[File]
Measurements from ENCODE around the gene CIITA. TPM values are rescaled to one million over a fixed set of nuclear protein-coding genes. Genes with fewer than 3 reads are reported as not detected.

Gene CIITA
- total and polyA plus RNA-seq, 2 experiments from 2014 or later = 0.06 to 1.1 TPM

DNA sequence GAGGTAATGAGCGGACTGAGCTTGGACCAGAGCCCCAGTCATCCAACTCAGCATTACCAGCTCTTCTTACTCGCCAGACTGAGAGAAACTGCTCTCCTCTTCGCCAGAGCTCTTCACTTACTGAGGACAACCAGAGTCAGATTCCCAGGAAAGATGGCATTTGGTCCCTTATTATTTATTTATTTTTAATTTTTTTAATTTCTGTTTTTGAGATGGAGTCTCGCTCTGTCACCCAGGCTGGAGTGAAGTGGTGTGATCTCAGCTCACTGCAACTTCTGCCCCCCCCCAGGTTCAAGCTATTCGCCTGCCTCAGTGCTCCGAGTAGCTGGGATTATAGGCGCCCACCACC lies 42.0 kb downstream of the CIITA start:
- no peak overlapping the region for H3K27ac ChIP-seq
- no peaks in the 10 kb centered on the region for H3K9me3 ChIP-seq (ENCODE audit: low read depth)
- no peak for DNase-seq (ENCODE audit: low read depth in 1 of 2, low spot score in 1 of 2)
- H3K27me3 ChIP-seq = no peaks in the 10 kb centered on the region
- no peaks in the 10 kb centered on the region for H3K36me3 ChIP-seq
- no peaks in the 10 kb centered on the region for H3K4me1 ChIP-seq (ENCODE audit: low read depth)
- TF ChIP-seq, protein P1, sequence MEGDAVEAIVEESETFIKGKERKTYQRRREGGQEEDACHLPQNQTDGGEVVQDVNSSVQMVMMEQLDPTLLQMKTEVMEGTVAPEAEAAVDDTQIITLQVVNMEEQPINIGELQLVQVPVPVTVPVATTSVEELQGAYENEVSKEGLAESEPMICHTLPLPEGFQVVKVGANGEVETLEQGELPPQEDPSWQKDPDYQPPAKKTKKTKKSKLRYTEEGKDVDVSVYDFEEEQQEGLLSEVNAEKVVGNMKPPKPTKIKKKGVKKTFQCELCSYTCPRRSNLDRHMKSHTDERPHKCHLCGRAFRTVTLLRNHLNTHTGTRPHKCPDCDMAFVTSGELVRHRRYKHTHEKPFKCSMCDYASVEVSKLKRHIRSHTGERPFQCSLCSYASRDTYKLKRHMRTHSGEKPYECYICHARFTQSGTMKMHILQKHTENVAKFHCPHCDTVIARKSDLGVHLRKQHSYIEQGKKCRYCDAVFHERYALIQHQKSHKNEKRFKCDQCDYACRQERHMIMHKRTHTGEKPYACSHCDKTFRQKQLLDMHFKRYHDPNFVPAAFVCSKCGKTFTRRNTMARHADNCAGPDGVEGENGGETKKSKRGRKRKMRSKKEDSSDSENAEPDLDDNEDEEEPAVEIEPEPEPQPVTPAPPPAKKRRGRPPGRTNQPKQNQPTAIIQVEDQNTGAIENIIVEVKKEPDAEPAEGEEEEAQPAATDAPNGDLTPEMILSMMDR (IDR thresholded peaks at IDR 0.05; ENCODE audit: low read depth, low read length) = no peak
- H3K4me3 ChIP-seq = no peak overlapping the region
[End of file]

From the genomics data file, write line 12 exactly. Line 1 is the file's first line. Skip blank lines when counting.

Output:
- H3K4me3 ChIP-seq = no peak overlapping the region